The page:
To prevent having to disclose the artificial additive of the silica gel, Uihlein switched to an agent called "Chill-garde" which would be filtered out at the end of production, so would be considered nondisclosable. The agent reacted badly with a foam stabilizer, used and Schlitz recalled 10 million bottles of beer, costing it $1.4 million. As part of its efforts to reverse the sales decline, Schlitz launched a disastrous 1977 television ad campaign created by Leo Burnett & Co. In each of the ads, a burly Schlitz drinker threatens an off-screen speaker who wants him to switch to a rival beer. Audiences found the campaign menacing and the ad industry dubbed it "Drink Schlitz or I'll kill you." The company responded by pulling the campaign after firing Burnett. The ultimate blow to the company was another crippling strike at the Milwaukee plant in 1981. About 700 production workers went on strike on June 1, 1981; the company was acquired by Stroh Brewery Company of Detroit, Michigan. The Baldwinsville brewery was purchased by Anheuser-Busch in 1981 to supplement production of the upcoming Budweiser Light – now Bud Light – release in 1982.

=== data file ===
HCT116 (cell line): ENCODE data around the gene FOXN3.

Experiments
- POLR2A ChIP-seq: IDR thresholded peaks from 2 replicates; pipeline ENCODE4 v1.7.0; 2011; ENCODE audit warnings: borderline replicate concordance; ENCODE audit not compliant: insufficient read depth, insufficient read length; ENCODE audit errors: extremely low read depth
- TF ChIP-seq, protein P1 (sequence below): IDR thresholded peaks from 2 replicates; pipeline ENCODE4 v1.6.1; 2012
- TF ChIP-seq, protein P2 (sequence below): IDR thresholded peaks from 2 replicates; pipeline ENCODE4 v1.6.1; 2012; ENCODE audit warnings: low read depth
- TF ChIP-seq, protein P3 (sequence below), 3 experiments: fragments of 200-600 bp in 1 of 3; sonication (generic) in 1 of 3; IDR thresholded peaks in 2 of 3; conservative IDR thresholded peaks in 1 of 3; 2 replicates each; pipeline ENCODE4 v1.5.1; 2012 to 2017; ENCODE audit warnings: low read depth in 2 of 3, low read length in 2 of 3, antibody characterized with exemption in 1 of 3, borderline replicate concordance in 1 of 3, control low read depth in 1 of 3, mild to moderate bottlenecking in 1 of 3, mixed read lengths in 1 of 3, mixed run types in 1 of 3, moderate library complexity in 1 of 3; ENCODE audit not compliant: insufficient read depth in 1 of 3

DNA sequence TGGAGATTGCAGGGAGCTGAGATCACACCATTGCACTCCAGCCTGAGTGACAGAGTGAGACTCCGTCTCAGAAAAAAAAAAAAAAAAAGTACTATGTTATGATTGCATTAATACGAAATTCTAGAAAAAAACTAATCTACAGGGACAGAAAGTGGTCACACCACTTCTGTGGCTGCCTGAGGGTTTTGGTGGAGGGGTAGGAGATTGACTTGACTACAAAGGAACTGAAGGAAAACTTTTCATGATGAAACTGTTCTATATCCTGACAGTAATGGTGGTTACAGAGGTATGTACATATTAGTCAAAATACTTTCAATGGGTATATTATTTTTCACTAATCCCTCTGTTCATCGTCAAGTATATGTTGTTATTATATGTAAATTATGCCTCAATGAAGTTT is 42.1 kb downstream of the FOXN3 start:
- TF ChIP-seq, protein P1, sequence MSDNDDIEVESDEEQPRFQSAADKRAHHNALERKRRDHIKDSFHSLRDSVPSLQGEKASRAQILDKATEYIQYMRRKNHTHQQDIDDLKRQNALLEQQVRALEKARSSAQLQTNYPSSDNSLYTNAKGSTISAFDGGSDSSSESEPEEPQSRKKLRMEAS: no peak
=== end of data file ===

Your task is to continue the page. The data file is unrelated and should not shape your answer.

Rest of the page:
Because of the nonstandard brewery design, Baldwinsville is unique and c
German literature comprises those literary texts written in the German language. This includes literature written in Germany, the German parts of Switzerland and Belgium, South Tyrol in Italy and to a lesser extent works of the German diaspora. German literature of the modern period is in Standard German, but there are some currents of literature influenced to a greater or lesser degree by dialects. Medieval German literature is literature written in Germany, stretching from the Carolingian dynasty; the Old High German period is reckoned to run until about the mid-11th century. Middle High German starts in the 12th century; the Baroque period was one of the most fertile times in German literature. Modern literature in German begins with the authors of the Enlightenment; the Sensibility movement of the 1750s–1770s ended with Goethe's best-selling Die Leiden des jungen Werther. The Sturm und Drang and Weimar Classicism movements were led by Johann Wolfgang von Goethe and Friedrich Schiller. German Romanticism was the dominant movement of the late early 19th centuries.